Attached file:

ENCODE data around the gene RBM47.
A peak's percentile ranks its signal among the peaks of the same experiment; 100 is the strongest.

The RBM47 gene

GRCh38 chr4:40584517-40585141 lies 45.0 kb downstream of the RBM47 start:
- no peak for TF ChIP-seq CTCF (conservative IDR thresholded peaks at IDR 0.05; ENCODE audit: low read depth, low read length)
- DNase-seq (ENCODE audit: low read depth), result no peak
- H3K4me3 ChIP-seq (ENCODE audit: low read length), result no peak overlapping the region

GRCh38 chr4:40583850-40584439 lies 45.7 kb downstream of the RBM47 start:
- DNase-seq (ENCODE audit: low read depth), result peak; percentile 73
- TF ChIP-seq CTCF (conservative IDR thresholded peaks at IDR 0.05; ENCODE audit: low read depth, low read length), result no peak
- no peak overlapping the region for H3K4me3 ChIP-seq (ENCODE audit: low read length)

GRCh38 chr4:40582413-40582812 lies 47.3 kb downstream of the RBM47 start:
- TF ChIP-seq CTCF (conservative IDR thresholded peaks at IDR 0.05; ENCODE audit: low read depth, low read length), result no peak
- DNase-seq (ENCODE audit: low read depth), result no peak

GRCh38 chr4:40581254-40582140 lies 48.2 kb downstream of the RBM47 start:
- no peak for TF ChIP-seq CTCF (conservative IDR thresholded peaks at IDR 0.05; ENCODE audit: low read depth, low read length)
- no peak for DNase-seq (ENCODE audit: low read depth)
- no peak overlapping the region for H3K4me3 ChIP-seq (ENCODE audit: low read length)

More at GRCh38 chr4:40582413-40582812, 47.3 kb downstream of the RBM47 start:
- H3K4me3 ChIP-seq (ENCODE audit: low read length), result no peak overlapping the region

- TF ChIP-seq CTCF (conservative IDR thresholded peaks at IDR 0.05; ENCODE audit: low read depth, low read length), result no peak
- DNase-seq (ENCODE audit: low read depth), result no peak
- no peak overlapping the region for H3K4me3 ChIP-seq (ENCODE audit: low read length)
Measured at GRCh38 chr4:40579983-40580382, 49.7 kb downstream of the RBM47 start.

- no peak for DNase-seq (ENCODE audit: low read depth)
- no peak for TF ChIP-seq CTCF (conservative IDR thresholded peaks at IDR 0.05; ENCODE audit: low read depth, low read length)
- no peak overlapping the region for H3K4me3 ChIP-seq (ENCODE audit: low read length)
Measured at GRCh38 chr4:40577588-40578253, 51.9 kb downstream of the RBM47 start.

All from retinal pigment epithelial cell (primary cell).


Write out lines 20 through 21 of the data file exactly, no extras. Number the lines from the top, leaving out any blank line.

- H3K4me3 ChIP-seq (ENCODE audit: low read length), result no peak overlapping the region

- TF ChIP-seq CTCF (conservative IDR thresholded peaks at IDR 0.05; ENCODE audit: low read depth, low read length), result no peak